Maybe millennials aren’t as selfish as people think. Some college grads are turning down high salaries in finance and consulting for entry level positions at startups in cities like Detroit, New Orleans, and Baltimore—where they can have an impact on the community while also learning important entrepreneurial skills. They are doing so with the help of Venture for America, a nonprofit that matches highly talented graduates with startup businesses in cities that need an economic boost, The New York Times reports.
Founder Andrew Yang says that the program aims to improve talent allocation among bright college graduates. “Promising growth companies, companies that are five years old or less, are the consistent engine of job creation in this country,” he told Techonomy in an interview last fall. “The odds of a really smart young graduate going to an organization like that are really low. Those firms don’t have resources or brand equity, they generally don’t pay very well, they’re high risk, and parents have never heard of them.”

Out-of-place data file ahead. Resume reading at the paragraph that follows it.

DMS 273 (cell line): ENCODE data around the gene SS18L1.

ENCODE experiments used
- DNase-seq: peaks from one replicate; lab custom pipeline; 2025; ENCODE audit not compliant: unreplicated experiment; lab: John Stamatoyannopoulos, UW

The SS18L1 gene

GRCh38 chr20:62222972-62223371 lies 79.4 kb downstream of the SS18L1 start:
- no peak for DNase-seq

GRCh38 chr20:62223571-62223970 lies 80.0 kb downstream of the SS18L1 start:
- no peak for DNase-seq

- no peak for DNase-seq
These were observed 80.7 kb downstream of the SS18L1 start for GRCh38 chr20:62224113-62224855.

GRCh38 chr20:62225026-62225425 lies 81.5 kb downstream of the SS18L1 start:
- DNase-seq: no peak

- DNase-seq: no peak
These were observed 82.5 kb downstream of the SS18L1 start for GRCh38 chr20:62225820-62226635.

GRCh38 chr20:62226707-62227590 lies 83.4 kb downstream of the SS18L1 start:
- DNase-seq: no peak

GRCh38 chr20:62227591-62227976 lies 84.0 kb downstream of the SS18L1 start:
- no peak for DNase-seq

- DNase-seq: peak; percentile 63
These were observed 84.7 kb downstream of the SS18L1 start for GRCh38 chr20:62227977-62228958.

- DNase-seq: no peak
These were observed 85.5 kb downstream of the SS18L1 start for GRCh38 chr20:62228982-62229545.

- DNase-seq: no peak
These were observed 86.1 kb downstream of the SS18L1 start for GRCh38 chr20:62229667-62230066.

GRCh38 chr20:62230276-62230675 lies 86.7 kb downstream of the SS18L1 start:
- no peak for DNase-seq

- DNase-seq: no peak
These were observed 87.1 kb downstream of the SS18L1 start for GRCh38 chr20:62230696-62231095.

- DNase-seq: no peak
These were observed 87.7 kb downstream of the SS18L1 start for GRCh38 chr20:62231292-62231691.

Now in its second year, Venture for America will have 108 fellows working at 70 start-ups by August. This could prove game-changing for cities like Detroit, where innovation is essential for boosting economic growth, job creation, and urban revival (all topics that will be discussed at the Techonomy Detroit conference in September). Yang believes the program could help create a cycle of entrepreneurship when these fellows start their own companies and attract even more talent to the regions.